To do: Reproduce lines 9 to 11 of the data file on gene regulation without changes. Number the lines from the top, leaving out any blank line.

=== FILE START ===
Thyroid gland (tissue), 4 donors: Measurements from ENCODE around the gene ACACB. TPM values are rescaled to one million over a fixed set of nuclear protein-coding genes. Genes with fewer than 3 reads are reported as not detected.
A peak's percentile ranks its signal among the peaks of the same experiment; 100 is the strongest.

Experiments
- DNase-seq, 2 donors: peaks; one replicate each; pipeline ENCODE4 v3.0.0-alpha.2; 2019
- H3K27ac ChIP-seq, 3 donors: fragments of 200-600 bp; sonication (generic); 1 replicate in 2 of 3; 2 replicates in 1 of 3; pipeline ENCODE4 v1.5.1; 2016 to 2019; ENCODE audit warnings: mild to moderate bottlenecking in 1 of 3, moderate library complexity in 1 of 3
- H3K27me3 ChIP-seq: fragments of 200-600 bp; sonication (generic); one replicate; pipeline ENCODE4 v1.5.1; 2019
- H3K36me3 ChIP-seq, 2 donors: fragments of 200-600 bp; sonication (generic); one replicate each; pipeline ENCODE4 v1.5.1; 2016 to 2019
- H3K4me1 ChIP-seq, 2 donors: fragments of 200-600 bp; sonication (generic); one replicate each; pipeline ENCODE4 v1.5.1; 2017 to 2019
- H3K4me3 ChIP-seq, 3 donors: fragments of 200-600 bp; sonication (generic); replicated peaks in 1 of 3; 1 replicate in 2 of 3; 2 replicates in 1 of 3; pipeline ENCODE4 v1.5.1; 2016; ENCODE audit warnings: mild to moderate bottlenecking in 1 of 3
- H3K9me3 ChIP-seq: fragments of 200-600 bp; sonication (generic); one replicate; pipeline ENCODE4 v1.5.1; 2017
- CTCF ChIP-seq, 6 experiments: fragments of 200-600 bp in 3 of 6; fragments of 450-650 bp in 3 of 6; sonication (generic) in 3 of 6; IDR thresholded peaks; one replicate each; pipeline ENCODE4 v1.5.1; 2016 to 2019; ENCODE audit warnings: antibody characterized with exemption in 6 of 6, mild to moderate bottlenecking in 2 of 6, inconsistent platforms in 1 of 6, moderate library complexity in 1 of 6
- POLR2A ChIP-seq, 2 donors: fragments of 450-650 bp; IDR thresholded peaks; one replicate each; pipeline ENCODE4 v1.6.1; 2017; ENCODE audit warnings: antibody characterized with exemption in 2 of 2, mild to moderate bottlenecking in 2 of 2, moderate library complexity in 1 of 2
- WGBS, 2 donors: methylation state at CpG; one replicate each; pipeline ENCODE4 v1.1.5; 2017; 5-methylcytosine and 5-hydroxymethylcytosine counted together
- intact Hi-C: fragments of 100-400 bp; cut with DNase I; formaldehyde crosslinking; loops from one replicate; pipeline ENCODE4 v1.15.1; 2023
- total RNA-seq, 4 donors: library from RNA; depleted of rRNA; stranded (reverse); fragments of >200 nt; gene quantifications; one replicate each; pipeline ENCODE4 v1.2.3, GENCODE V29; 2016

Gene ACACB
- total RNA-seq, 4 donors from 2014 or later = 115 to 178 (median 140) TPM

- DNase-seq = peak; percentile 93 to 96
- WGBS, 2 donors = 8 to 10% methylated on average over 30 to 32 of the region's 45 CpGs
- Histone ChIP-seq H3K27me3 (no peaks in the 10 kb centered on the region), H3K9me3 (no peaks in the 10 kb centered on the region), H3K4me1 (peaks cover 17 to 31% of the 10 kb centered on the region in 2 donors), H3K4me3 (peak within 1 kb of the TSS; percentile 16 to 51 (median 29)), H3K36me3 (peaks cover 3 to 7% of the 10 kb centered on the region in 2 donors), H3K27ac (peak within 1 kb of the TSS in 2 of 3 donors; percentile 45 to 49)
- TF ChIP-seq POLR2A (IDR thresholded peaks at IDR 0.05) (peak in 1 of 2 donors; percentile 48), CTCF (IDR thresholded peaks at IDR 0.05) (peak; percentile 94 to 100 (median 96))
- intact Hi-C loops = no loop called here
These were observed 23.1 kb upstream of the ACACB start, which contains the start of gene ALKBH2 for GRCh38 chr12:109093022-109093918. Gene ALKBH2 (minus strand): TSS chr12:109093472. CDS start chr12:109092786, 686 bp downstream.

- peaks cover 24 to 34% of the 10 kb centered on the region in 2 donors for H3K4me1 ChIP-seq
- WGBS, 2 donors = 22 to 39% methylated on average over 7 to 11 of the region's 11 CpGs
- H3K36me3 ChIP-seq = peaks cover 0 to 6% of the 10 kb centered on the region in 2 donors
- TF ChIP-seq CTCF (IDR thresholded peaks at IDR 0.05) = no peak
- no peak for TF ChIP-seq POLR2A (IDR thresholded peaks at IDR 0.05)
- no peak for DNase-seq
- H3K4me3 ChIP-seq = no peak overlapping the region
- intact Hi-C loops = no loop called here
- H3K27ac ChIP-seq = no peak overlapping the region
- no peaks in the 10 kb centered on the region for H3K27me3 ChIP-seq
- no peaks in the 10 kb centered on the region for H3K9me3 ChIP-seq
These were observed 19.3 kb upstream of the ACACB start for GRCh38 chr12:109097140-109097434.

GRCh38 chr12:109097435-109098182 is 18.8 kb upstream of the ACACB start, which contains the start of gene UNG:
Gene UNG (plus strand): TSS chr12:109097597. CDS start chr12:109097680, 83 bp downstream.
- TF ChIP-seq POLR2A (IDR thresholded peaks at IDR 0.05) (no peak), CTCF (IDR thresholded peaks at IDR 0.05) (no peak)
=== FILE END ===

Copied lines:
- H3K4me3 ChIP-seq, 3 donors: fragments of 200-600 bp; sonication (generic); replicated peaks in 1 of 3; 1 replicate in 2 of 3; 2 replicates in 1 of 3; pipeline ENCODE4 v1.5.1; 2016; ENCODE audit warnings: mild to moderate bottlenecking in 1 of 3
- H3K9me3 ChIP-seq: fragments of 200-600 bp; sonication (generic); one replicate; pipeline ENCODE4 v1.5.1; 2017
- CTCF ChIP-seq, 6 experiments: fragments of 200-600 bp in 3 of 6; fragments of 450-650 bp in 3 of 6; sonication (generic) in 3 of 6; IDR thresholded peaks; one replicate each; pipeline ENCODE4 v1.5.1; 2016 to 2019; ENCODE audit warnings: antibody characterized with exemption in 6 of 6, mild to moderate bottlenecking in 2 of 6, inconsistent platforms in 1 of 6, moderate library complexity in 1 of 6